Nintendo Badge Arcade is a brilliant concept

It’s also fair

One of my favorite things about the 3DS is its innate ability to get me to turn it on even if there isn’t a hit game out for it. Whether I’m tending to my plants in the Miiverse, trying to finish a puzzle, or sending pictures in Swapnote (RIP), there’s always something to do on Nintendo’s newest portable. Nintendo Badge Arcade is the newest kid on the block, and it provides players with even more activities to do on a daily basis.

In short, the app allows you to win badges as prizes, which can be placed on your home screen, either as a “block” or on top of folders. Players start with five free plays, and you’ll earn bonus plays for reaching certain milestones or earning special points in the game’s practice mode. If you want, you can spend $1 on five tries, but I wouldn’t recommend doing so. Crane/UFO games are a huge part of Japanese culture, and are sort of notorious for ripping you off. At times, it can feel the same in Badge Arcade, but as a free distraction, I’m completely okay with it. Plus, on a few occasions I “knocked off” multiple badges into the prize area at once, so you can beat the odds.

The possibilities are nearly endless, as you can customize badges with a theme to your liking, like kart racers on a track, or coins on a Mario level background. It’s a notorious way to sell people more themes for sure, and there’s even an “limited time exclusive themes” section to boot.

It also shouldn’t go unnoticed that Nintendo has basically found the best way to sell DLC — with cute mascots and catty dialogue. The bunnies in the Streetpass Plaza and the badge arcade are hilarious, and are completely cavalier about their intention to sell you real money products.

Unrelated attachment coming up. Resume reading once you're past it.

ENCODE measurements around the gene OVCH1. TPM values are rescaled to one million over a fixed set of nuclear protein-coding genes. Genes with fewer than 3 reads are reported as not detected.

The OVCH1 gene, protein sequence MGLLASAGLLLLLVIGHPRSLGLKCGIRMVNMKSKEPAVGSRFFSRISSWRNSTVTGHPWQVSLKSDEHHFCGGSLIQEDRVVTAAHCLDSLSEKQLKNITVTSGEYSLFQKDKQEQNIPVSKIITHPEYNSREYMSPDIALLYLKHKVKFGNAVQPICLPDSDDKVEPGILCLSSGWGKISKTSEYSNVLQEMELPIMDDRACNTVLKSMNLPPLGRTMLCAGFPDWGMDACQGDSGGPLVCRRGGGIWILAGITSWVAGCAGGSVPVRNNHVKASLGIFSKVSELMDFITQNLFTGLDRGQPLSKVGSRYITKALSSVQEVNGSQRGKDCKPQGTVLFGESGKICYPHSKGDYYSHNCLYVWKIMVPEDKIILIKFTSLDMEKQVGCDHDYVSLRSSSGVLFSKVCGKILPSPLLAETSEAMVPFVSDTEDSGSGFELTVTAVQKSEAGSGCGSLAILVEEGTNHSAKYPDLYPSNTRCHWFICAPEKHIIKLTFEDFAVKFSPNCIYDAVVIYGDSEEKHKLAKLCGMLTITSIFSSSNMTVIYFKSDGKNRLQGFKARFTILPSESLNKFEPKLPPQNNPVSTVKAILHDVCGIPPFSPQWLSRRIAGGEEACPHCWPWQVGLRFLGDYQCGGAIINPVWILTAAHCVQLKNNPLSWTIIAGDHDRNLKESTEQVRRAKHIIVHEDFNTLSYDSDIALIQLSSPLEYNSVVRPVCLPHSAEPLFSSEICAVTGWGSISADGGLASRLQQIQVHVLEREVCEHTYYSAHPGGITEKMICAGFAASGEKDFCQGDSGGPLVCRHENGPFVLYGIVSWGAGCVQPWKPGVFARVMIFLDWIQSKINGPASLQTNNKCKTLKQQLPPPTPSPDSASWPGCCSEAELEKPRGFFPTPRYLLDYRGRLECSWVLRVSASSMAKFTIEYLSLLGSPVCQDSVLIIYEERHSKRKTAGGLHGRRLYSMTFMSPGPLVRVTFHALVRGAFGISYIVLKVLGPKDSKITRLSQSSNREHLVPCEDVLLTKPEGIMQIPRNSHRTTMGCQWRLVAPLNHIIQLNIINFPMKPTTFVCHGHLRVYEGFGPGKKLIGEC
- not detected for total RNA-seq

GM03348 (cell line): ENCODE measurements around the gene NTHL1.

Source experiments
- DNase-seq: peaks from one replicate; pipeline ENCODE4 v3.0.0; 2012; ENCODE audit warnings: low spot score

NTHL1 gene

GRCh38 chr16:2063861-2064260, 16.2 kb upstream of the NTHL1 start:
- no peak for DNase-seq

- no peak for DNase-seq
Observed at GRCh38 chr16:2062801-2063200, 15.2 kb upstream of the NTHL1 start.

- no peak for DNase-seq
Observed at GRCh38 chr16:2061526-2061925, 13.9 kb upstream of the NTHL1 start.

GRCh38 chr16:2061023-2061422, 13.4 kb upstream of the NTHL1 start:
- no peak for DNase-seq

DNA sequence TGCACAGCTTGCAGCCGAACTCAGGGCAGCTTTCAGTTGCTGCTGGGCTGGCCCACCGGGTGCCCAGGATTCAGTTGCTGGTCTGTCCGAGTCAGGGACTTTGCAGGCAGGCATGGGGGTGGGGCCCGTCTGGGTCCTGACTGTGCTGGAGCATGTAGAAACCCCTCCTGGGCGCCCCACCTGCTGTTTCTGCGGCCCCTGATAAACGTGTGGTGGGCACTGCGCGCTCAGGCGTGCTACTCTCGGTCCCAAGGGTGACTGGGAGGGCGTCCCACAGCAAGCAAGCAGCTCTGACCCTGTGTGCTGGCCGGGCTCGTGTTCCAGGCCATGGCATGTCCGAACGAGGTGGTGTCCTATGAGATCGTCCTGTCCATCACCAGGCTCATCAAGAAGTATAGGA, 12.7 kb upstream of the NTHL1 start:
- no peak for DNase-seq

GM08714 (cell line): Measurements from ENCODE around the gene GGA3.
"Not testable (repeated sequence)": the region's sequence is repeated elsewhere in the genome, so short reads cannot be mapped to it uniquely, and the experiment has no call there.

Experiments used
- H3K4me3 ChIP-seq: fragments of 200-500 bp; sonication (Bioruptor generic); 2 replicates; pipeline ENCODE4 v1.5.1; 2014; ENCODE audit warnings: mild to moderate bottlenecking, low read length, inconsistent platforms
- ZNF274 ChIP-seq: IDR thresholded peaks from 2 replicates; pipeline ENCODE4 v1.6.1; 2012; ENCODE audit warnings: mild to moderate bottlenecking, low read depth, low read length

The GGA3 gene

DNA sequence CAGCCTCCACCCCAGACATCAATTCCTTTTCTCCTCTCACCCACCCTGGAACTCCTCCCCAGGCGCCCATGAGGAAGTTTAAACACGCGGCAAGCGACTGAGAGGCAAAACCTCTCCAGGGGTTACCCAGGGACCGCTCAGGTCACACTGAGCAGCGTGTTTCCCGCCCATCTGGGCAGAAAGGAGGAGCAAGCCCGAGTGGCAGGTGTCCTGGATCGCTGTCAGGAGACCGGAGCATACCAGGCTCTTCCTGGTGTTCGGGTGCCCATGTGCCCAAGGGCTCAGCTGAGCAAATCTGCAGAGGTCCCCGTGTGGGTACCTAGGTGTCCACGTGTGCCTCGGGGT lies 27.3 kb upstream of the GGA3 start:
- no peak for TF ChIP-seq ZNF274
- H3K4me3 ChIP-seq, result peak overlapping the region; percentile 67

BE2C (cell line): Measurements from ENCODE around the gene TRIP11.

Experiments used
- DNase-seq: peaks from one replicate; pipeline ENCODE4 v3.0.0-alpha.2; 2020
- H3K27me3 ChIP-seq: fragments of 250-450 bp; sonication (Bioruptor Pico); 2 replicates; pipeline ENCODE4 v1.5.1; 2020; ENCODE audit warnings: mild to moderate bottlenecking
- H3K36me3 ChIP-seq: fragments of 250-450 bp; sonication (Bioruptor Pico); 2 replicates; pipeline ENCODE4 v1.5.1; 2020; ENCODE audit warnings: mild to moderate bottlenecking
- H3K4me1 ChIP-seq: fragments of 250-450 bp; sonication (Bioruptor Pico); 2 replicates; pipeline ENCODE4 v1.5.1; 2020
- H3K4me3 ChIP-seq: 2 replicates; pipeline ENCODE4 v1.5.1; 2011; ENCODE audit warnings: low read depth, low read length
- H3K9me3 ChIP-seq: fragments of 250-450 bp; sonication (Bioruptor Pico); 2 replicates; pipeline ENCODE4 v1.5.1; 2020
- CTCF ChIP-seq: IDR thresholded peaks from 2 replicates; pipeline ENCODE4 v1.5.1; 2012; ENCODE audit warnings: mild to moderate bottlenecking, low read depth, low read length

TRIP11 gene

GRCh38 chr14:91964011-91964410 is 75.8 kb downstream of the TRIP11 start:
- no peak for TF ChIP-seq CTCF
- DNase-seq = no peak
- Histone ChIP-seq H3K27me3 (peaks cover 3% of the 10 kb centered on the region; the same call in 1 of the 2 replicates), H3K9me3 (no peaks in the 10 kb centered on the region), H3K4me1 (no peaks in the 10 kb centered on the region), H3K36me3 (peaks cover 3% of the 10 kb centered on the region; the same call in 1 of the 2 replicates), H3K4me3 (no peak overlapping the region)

There have been plenty of lawsuits regarding predatory advertisements to children in the past though, and having the bunny claim that the money goes to “keeping the lights on [to the cute arcade]” might be going too far in the eyes of any given judge. I’m interested in seeing how free-to-play games are regulated in the future, but for now, a little restraint and child supervision will go a long way.

If you have a 3DS, go download it for free.

[Bonus tip: in the main mode, you can scroll around each board and try out different machines. Make sure you return to boards that you’ve played periodically in any given session, as badges can randomly wiggle free and fall off into the prize area over time.

Chris Carter
Reviews Director, Co-EIC - Chris has been enjoying Destructoid avidly since 2008. He finally decided to take the next step, make an account, and start blogging in January of 2009. Now, he's staff!